The most important "take away" from the Pope's conversation with Dom Erwin is that the pontiff is looking for a more collegial and decentralized governance of the Church, and we should view this as a welcome change after decades of dictatorship from Rome. The days of "one size fits all" ecclesial policies and practices will be over. Pope Francis strongly emphasized, as he has on several occasions, that he wants the bishops to propose solutions tailored to the problems and circumstances of their own countries. For places like the Xingu or San Cristobal de Las Casas, that may mean ordaining married community leaders who are already deacons or lay catechists. These men enjoy the support of their faith communities, understand the problems they face, and won't become discouraged and flee back to their home countries or towns when the going gets tough.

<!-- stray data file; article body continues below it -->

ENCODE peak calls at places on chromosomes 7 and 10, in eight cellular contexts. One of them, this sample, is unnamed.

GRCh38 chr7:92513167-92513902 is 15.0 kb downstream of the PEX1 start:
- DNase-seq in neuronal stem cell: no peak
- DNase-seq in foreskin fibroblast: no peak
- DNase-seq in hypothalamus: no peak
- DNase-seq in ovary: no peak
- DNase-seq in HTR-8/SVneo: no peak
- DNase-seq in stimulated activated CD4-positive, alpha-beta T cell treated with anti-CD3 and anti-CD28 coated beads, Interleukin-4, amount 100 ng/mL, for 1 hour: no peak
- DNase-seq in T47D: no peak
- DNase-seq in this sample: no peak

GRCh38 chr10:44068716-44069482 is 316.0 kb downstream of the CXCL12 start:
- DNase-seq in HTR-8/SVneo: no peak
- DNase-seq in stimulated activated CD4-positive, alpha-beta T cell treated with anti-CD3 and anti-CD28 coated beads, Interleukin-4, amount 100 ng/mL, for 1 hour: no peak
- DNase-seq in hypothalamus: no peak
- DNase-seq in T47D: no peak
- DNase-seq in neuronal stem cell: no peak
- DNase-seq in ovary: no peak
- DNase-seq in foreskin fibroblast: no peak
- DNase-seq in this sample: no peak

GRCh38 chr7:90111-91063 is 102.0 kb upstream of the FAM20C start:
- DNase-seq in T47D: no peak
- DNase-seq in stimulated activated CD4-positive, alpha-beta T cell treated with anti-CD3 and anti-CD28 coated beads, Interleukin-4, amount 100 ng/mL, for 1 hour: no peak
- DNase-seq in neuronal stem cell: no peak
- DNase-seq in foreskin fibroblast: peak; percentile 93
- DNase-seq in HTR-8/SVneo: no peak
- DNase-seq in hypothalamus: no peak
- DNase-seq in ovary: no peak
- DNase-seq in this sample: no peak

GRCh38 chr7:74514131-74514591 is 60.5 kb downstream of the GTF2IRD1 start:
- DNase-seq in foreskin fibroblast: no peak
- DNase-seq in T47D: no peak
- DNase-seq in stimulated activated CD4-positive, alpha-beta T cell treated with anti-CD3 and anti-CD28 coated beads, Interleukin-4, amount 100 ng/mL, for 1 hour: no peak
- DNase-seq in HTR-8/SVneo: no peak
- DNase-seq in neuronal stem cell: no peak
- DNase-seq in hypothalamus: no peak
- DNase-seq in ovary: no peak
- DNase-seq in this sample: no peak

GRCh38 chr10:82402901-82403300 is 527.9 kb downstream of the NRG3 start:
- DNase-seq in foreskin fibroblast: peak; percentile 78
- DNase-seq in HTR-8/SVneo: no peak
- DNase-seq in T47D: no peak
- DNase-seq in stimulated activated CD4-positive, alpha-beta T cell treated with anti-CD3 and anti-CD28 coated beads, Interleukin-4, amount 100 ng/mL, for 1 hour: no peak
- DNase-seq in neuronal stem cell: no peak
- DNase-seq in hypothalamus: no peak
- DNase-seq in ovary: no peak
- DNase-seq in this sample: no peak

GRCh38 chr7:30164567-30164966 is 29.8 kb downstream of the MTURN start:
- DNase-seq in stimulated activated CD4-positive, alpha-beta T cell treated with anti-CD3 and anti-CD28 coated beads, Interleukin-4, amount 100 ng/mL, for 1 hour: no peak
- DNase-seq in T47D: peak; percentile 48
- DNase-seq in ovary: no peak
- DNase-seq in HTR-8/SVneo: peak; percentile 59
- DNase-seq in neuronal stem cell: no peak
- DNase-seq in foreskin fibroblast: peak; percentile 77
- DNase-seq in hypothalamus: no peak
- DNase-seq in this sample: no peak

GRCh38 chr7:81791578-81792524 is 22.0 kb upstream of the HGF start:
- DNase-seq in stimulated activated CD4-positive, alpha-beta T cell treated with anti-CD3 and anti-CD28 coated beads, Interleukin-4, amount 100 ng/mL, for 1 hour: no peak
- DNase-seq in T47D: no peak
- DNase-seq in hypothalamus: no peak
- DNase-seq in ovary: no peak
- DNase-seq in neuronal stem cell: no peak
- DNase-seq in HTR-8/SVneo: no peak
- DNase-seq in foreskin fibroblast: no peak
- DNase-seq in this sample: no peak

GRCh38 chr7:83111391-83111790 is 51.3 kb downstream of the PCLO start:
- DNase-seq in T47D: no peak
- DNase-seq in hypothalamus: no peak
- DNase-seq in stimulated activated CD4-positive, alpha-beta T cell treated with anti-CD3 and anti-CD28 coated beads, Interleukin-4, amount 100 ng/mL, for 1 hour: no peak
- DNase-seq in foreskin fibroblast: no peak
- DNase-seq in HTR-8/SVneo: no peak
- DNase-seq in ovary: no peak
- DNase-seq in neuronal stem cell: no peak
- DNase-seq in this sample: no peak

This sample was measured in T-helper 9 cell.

Indeed, we should be encouraged that the Pope has read and reflected on Msgr. Lobinger's ideas because, according to veteran Roman Catholic Woman Priest Victoria Rue, "a primary resource [on how women are called to and prepared for the priesthood in the RCWP movement] is South African Bishop Fritz Lobinger from his book Like His Brothers and Sisters: Ordaining Community Leaders. He offers the model of a Church of Communion, a participatory model where leadership is not limited to the ordained. Lobinger's model suggests Ordained Community Leaders (OCL's) that are part of a team with an ordained minister who deals exclusively with liturgy. While the inherent problem of "the holy priest," the sacred priest, still exists in this model, what is of interest from Bishop Lobinger's work are two ideas: first, that ordination is offered by the community to leaders of various ministries, such as visiting the sick, or education; second, that priests should be called forward by their communities. This is the model of the early church..." And in fact, in RCWP ordination ceremonies, time is alloted to hear from representatives of the ordinand's community and family why they believe she would make a good priest or deacon. Pope Francis' direction, although he hasn't taken it to the point of women's ordination, is a good one, and it is in line with how we understand important ways in which the priesthood must change for the future good of the Church.